A Narrow Win for Abortion Access
In a 5 to 4 decision, the Supreme Court struck down a law that would have left all but one abortion clinic in Louisiana closed, diminishing access for most of the 10,000 women a year who seek abortion care in the state. Even more devastating, it’s likely that 15 other states would have enacted similar restrictions, making access to abortion care nearly impossible for millions of women.
The burden of the Louisiana law would have fallen heavily on women of color, women living in rural areas, and women with limited economic means. Access to abortion care would have become an impossible obstacle to overcome for those who often face additional barriers when seeking health care. Black women’s health is already disproportionately harmed by systemic racism and the law would have placed another barrier between Black and brown women and their basic reproductive well-being. In Louisiana, for example, Black women are four times more likely to have a pregnancy related death than white women.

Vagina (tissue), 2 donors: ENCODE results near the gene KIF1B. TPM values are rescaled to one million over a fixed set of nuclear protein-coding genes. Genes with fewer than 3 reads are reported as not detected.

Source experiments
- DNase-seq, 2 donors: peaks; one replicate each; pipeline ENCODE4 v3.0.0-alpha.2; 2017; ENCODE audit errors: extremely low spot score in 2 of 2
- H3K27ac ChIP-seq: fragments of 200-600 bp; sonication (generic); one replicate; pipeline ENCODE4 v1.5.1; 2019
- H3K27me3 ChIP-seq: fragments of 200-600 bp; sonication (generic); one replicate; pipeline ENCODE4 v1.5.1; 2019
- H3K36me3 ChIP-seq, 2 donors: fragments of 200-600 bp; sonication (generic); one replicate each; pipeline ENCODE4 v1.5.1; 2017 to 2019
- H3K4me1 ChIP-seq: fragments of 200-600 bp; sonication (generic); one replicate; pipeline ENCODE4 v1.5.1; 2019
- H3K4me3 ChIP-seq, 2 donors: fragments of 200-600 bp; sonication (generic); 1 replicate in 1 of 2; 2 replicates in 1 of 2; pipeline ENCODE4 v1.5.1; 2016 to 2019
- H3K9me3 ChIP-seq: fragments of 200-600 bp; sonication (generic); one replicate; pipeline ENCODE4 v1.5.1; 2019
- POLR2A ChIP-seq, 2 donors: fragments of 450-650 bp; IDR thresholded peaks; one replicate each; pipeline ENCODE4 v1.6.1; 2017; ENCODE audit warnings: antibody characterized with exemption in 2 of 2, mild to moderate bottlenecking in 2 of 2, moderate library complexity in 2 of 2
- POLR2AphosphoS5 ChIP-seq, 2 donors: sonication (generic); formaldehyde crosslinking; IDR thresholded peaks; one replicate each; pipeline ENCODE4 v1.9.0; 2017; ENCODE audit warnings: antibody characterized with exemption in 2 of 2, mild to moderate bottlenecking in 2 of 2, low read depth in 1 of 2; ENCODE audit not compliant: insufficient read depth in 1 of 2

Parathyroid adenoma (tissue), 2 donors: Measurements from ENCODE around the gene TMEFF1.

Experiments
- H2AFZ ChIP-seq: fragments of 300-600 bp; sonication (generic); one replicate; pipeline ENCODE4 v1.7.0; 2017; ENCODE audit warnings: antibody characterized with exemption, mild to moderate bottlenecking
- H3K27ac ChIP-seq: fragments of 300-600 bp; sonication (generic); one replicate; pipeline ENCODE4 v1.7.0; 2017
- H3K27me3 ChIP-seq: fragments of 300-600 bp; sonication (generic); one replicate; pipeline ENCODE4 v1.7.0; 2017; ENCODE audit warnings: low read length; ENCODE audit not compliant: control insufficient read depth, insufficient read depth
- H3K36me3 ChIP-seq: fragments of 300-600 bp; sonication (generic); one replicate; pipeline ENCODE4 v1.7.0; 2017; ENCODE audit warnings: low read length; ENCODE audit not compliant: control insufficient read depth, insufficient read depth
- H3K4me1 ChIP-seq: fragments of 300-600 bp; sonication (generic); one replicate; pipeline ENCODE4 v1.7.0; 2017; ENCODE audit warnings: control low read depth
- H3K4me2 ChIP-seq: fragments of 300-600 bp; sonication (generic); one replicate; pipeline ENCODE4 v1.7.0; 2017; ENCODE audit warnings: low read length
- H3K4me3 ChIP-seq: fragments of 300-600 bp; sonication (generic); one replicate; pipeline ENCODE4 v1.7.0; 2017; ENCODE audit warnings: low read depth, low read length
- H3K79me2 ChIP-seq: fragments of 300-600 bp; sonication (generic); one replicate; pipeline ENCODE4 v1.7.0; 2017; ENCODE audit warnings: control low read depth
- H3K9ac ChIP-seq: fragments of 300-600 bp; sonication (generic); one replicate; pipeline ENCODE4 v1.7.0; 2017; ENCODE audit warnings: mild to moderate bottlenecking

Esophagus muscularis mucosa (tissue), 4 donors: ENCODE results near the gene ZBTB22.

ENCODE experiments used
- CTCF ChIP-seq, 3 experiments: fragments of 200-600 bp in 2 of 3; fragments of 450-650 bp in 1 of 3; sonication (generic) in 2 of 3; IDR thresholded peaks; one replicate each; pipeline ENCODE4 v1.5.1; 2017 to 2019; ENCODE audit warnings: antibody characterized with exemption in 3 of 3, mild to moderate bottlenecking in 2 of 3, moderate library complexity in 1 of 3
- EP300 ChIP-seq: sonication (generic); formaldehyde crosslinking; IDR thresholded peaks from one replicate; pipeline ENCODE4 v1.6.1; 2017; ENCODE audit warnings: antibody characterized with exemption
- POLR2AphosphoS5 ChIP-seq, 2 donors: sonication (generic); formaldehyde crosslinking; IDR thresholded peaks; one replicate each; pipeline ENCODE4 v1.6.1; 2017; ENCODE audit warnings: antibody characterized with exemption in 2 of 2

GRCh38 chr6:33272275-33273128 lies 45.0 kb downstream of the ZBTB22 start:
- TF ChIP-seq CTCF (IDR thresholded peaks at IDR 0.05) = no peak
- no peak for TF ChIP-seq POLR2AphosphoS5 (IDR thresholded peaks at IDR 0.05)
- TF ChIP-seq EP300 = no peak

Although there is reason to feel relief, we cannot ignore the many other attacks on access to abortion care currently being fought in the courts. This decision, while a welcome one, is not victory. It beckons our collective attention to a stark reality. Women’s access to the full range of reproductive health care is still fragile and unequitable. That’s the reality of a 5 to 4 decision.
To that end, we will continue our efforts to pass the Women’s Health Protection Act, which would prohibit states from passing medically unnecessary regulations that single out abortion providers. And we will continue to work to dismantle the barriers that disproportionately harm the reproductive well-being of women of color. Such actions will help more people have the power to decide, if, when and under what circumstances to get pregnant and have a child.